ASUS ROG STRIX Z390-E Gaming Review

👤by Vortez Reviews Comments 📅19-10-18
Closer Look


With the switch to Intel’s Z390 chipset, we maintain the same LGA1151 socket, only with beefed up and improved power delivery circuitry. Two separate heatsinks, with a brushed steel appearance, are responsible for keeping temperatures in check; though if some serious overclocking is on the cards, the mount above the left heatsink is there to attach the included 4010 fan, with the aim of improving heat dissipation considerably.

Power delivery is provided by a single 8-pin CPU power connection. We tend to find an 8+4 or even 8+8 on higher end models such as this, but ASUS are obviously confident that a single 8-pin is sufficient.

4-pin PWM fan headers are plentiful in this region, with two to the South-West of the socket and two to the North-East


Dual-channel memory is the same on the latest Z390 chipset, when compared to the previous Z370. Four DIMM slots provide a maximum of 64GB with speeds up to 4266MHz (Overclocked). Optimem II is utilised here, with special shielding on the DRAM channels for improved performance and stability.

Here we also see the 24-pin ATX power connector as well as a USB 3.1 Gen. 2 front adaptor.


While NVMe M.2 storage becomes more popular, HDDs are still the go-to for large storage platforms. ASUS provide a bank of six SATA 3.0 ports, at a right-angle from the motherboard.


Checking out the PCI slots from above, we can see there are the following:

• 3x PCI-e 3.0 x16 slots (Modes: 16, 8, 4)
• 4x PCI-e 3.0 x1 slots

Along with AMD CrossfireX and NVIDIA SLI, NVIDIA® NVLink is also available – giving support for dual NVIDIA GeForce® RTX series graphics cards.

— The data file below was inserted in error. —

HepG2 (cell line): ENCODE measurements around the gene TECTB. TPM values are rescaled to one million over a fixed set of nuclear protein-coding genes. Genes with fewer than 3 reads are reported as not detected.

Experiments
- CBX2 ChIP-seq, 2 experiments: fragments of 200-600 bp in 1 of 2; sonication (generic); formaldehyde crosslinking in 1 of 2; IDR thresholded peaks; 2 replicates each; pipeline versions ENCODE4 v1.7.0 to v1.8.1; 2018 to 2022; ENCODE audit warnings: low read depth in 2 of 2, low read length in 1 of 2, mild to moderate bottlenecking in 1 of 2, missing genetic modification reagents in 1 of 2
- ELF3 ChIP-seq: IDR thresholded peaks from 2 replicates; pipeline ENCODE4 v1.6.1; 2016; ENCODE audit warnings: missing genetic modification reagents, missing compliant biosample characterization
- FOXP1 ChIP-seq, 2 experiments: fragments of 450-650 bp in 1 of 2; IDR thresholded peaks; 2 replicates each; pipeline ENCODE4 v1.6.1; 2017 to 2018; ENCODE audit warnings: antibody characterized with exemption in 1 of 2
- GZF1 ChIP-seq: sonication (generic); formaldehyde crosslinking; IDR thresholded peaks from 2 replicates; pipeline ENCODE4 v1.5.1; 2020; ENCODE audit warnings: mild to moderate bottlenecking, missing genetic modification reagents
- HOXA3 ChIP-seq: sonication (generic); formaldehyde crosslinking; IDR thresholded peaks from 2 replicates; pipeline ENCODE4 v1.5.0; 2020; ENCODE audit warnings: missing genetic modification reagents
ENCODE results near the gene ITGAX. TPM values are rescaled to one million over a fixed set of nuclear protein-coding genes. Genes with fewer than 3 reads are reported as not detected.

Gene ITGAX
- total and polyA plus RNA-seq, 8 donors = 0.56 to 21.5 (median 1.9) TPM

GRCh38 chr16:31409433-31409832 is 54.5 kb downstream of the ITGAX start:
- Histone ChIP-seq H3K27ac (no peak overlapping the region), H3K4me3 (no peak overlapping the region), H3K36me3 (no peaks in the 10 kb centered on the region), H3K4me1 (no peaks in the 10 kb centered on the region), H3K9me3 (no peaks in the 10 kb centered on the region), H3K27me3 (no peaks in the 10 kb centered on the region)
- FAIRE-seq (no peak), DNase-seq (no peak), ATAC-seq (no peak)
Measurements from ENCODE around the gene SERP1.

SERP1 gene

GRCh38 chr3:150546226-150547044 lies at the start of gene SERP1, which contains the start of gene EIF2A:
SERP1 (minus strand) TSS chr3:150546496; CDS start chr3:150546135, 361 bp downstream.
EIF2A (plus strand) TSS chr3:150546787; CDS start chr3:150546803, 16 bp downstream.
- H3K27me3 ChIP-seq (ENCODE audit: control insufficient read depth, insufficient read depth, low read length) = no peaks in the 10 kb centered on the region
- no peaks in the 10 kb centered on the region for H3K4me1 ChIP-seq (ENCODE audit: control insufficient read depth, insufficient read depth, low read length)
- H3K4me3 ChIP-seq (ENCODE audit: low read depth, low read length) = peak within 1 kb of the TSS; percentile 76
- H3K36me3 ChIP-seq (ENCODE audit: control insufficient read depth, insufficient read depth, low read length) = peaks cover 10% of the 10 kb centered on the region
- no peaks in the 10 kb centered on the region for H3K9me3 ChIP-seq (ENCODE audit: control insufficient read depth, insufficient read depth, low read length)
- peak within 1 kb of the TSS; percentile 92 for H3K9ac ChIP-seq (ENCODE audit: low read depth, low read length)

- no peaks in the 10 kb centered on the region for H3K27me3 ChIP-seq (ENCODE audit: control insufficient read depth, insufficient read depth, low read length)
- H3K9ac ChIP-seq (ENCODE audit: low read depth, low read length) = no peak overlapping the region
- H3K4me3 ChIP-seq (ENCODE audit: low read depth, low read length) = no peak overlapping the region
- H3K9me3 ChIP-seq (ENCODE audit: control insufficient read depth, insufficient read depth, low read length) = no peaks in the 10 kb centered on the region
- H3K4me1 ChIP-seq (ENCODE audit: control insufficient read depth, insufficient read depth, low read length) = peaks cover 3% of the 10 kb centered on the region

NVMe SSD drives are known for throttling because of their extreme performance and massive heat build up. ASUS ROG have made an attempt to delay, or even entirely prevent, the thermal throttling with the NVMe heatsinks. These heatsinks are on both slots and come with a pre-applied thermal interface material.

Both M.2 ports offer full PCI-E x4 speeds.


On the bottom-left of the motherboard we find the audio components, isolated from interference by a trace through the board, helping to ensure sounds are clear and heard as they should be. The ROG SupremeFX S1220A 8-channel processor is accompanied by several audio caps.


The rear IO shield is pre-attached, saving for any sliced fingers and/or the embarrassment of forgetting to install it.
From left to right, we have the following:

- 1x PS/2 keyboard/mouse port
- 2x USB 2.0 ports
- 2x USB 3.1 Gen. 2 ports (Type A & C)
- 1x DisplayPort
- 1x HDMI Port
- 2x USB 3.1 Gen. 2 ports
- 1x Intel® I219-V Gigabit LAN
- 2x USB 3.1 Gen. 1 ports
- 2x Intel® Wireless-AC 9560 antenna adaptors
- 5x 3.5mm Audio jacks
- 1x Optical SPDIF out

It’s good to see plenty of connectivity on a mid-level board, but it’s about time we saw the back of USB 2.0 ports and moved fully to 3.0 or above.

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